Magazine article Filmmaker

Reactionary Wokeness

Magazine article Filmmaker

Reactionary Wokeness

Article excerpt

Near the beginning of Peter Watkins's still-astounding 1971 fictional dystopian documentary Punishment Park, one of the African-American defendants, Lee Robert Brown, is hauled in handcuffs before a makeshift, extra-legal tribunal in the sweltering California desert, where he is instructed to defend his counter-cultural militancy. He says, in part: "You talk as if this is some great, civilized, nonviolent place. It ain't. America is as psychotic as it is powerful and violence is the only goddamned thing that will command your attention."

These lines floated to the top of my head while sitting though James Mangold's Logan, widely praised for its unusually (for a superhero movie) complex and textured character development, and also for its not-so-subtle commentary on the debates about immigration, borders and walls that were in circulation during the film's creation. "Logan is a Powerful Allegory about U.S. Immigration" read one headline, while Mangold himself said, in an interview at Slashfilm, that he "thought putting mutants in the immigrant experience, on the run, trying to get across the border, would be really interesting for this film."

This all seems pretty obvious and typical of the soft-progressive mores of Hollywood films, so obvious that it disguises the profound contradictions at play, the ways in which the film's liberal good intentions are bathed in blood and a kind of hyper-fetishization of guns and weaponry. To ask how many people are murdered by the film's Kick-Ass-like heroine Laura (Dafne Keen) is just the sort of wet-blanket question you're not supposed to ask in an action-hero movie, and yet Logan opens the door so widely because, in humanizing and deepening Logan, as well as dosing-up the psychological complexity of his relationship with Charles Xavier (Patrick Stewart) and Logan's daughter Laura, the film wants us to care - but only some of the time. Maybe a few of the dozens (hundreds?) of characters murdered in the film had lives that, too, were precious.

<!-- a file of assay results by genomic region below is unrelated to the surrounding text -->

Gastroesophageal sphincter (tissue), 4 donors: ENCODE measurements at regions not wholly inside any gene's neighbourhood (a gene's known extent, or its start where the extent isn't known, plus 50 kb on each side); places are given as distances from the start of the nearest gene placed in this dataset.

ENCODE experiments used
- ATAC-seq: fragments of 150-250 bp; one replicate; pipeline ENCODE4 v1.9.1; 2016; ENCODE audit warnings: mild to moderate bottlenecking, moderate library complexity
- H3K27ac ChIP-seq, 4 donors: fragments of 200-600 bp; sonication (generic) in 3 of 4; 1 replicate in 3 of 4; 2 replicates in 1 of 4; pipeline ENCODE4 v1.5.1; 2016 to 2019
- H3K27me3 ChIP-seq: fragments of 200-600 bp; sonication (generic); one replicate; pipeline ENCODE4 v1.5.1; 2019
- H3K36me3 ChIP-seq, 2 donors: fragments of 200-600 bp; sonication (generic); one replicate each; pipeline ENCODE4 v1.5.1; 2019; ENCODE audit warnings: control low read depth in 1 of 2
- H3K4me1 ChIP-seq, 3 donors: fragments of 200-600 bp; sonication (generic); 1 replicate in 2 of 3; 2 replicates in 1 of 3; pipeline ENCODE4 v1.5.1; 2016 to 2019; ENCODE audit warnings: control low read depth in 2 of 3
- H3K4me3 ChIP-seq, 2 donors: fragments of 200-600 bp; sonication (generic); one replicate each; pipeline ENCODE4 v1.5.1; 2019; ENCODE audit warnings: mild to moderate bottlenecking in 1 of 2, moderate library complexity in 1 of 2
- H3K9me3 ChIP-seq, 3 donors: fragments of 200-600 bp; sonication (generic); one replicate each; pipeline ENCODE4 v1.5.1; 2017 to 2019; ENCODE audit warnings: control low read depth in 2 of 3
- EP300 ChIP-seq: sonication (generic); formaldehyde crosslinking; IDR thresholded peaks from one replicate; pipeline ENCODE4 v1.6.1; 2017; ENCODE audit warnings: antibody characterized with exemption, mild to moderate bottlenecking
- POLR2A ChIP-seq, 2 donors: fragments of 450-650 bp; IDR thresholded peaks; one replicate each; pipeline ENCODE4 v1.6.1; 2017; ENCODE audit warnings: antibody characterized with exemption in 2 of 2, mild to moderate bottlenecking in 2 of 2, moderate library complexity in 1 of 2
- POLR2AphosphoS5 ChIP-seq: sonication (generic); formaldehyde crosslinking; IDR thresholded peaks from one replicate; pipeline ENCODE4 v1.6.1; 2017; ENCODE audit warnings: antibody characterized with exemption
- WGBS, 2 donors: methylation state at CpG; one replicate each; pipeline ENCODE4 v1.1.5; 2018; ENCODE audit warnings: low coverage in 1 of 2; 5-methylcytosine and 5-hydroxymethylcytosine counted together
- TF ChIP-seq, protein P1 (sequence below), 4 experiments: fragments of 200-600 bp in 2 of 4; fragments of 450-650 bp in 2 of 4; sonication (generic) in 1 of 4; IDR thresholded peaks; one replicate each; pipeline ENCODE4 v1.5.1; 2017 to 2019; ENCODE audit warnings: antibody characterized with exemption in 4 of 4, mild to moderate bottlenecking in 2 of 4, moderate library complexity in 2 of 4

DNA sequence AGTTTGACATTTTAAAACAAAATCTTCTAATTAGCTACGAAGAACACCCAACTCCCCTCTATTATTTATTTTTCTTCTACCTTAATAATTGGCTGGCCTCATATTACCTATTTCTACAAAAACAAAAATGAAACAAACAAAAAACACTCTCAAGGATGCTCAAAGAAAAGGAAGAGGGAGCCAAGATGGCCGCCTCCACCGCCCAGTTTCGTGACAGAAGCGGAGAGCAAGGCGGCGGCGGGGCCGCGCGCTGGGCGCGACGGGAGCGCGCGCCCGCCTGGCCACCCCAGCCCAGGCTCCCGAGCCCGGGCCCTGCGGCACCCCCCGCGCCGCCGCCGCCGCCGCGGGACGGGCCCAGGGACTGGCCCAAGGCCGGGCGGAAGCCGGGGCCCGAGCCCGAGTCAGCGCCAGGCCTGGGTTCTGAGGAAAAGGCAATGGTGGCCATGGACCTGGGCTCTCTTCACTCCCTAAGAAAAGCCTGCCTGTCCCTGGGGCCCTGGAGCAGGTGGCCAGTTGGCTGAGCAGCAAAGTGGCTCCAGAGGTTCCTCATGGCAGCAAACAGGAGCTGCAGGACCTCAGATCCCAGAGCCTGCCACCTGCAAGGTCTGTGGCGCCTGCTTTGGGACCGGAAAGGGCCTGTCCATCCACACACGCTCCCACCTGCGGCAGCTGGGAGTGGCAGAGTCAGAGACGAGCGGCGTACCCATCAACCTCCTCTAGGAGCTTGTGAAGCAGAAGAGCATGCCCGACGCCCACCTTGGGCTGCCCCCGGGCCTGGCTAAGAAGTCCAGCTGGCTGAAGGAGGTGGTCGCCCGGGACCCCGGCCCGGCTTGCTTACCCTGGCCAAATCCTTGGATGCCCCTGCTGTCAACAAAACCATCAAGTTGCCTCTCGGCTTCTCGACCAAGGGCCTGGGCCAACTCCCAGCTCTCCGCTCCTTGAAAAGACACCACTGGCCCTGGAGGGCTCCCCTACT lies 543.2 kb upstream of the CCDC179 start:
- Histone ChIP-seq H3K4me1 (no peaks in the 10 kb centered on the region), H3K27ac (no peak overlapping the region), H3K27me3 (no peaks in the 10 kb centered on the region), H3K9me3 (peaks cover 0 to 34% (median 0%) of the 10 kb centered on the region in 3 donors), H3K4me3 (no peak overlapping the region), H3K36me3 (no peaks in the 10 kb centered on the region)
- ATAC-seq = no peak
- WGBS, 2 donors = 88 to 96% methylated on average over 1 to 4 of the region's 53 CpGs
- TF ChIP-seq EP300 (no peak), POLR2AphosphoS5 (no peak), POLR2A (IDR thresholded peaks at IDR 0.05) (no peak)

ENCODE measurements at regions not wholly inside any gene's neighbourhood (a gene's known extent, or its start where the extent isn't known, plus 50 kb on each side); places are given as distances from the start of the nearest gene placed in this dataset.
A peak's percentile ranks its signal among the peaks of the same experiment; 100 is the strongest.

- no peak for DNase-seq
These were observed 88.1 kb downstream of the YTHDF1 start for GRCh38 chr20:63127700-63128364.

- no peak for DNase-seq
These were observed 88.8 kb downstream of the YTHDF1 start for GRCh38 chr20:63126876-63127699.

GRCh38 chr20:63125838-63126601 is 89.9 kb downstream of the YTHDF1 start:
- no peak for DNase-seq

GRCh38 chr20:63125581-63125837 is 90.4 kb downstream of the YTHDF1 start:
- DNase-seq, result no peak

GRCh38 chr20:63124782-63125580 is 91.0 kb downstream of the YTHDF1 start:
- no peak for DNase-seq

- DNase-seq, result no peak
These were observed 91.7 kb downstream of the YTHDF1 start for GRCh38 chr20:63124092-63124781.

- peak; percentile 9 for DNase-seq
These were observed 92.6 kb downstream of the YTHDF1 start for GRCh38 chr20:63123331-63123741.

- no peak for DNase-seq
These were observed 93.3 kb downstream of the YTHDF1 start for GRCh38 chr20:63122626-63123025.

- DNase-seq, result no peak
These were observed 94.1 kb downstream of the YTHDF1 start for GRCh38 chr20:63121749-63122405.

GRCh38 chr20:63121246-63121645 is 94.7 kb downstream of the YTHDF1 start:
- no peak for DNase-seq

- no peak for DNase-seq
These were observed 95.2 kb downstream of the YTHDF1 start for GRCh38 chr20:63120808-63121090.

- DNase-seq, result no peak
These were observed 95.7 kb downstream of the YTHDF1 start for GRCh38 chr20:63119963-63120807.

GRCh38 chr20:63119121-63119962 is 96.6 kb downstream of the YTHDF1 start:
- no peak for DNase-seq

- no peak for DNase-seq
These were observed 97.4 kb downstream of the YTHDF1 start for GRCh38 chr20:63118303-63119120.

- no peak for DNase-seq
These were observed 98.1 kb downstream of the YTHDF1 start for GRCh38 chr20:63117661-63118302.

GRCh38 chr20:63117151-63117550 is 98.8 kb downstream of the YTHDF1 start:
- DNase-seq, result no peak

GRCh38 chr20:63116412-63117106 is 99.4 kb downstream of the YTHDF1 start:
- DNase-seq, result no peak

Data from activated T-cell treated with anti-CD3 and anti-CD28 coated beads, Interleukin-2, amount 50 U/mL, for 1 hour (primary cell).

And yet this critique only scratches the surface of the tightly woven together, inseparable political tendencies of a film like Logan. Still useful despite - or maybe because - that it comes from the grand old days of pure "high theory" is the weirdly prescient 1969 Marxist-structuralist essay "Cinema/Ideology/Criticism" by Jean-Luc Comolli and Paul Narboni, who laid out, like scientists working over a cadaver ("a rigidly factual analysis" they called their essay) seven types of cinema, ranging from those that are "imbued through and through with the dominant ideology" to those that come closest to resisting (never successfully, alas) their ideological systems of creation.

Comolli and Narborni write: "[There are] films which attack their ideological assimilation on two fronts. Firstly, by direct political action, on the level of the 'signified,' that is, they deal with a directly political subject. 'Deal with' is here intended in an active sense: they do not just discuss an issue, reiterate, paraphrase it, but use it to attack the ideology... This act only becomes politically effective if it is linked with a breaking down of the traditional way of depicting reality."

I think what Comolli and Narboni are getting at here is not that far off from Marshall McLuhan's famous "the medium is the message." Resistance depicted in familiar ways (and with the tools and through the lenses of the so-called dominant ideology) is only so effective. …

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